Other robustness tests

Alternative measures

In this section, we replicate our main analysis by considering alternative measures to our predicted variables, viz. corporate reputation, corporate financial performance, and corporate sustainable growth. The natural logarithm of market capitalization is used as an alternative measure for corporate reputation (see Nanda et al. 1996; Shefrin and Statman 1995, as cited in Kaur and Singh 2018b), and the net profit margin (see Mulyadi and Sihabudin 2020; Cengiz 2016) and deviation (see Mukherjee and Sen 2019b; Li et al. 2015; Amouzesh et al. 2011) have been employed to measure corporate financial performance and corporate sustainable growth, respectively. It’s worth noting, however, the deviation indicates “how close or far the firm is to attain sustainable growth; the lesser the deviation, the closer the firm is to attain sustainable growth and vice-versa” (Mukherjee and Sen 2019b, p. 175). As such, the coefficient signs of predictor variables using this alternative are expected to be in the reverse direction to those obtained with the SGR measure in model (3) of Table 6. Using the fixed-effect regression model (as suggested by the Hausman test), we re-run the models (1), (2) and (3) of Table 6 by considering the aforementioned alternative measures. Models (13), (15) and (17) in Table 8 report the results of this analysis. The results for model (13) show that CEO remuneration and CEO tenure positively affects the firm’s reputation, while the effects of CEO duality and CEO busyness on corporate reputation are significant and negative at conventional levels. This affirms the results obtained in model (1) of Table 6 remain robust at levels. Model (15) in Table 8 exhibits CEO gender and CEO remuneration positively affects the firm’s financial performance, while the effect of CEO busyness on corporate reputation is significant and negative. This confirms the results obtained in model (2) of Table 6 remain robust at levels. Similarly, the estimates for model (17) show that the results obtained in model (3) of Table 6 remain robust at levels, affirming that the CEO age and CEO tenure affects corporate sustainable growth significantly.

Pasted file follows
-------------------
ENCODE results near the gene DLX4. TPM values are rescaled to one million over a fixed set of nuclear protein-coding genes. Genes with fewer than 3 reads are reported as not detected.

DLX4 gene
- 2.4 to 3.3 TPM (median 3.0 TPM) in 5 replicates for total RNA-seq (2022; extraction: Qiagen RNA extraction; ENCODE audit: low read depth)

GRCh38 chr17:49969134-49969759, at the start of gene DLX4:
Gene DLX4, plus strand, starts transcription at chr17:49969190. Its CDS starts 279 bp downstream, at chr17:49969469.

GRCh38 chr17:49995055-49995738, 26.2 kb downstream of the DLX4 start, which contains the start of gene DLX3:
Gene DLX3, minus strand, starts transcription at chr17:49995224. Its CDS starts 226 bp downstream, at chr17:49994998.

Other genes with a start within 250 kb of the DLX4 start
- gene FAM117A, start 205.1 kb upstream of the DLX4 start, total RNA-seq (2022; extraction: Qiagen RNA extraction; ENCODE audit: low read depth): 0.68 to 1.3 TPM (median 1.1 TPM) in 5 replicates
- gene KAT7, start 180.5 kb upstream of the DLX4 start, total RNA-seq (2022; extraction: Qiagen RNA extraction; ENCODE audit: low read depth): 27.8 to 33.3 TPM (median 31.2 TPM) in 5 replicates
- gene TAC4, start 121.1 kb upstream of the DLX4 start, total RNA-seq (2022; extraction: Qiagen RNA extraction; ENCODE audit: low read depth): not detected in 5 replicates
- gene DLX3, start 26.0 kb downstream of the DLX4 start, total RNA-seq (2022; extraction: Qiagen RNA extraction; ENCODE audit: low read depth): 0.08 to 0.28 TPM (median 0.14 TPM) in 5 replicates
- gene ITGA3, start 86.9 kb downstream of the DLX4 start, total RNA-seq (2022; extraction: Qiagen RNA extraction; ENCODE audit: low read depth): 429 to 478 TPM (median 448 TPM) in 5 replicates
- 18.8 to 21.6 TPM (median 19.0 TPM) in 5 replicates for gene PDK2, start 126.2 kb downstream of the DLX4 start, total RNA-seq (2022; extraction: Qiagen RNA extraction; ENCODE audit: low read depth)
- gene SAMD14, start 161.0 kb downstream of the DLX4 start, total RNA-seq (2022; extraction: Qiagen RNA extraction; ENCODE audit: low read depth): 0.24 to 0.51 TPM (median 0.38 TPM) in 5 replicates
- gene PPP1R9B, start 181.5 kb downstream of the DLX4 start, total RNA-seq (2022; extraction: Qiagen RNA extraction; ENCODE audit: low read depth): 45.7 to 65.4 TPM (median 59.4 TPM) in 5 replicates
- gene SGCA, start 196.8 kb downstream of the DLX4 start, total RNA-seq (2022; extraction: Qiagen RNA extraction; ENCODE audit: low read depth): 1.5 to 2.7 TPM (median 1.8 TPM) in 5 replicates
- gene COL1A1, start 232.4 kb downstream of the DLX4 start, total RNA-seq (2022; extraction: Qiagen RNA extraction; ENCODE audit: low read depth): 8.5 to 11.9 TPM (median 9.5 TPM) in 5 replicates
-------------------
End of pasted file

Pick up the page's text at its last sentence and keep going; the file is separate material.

Table 8 Estimation results for other robustness tests.
Controlling for corporate governance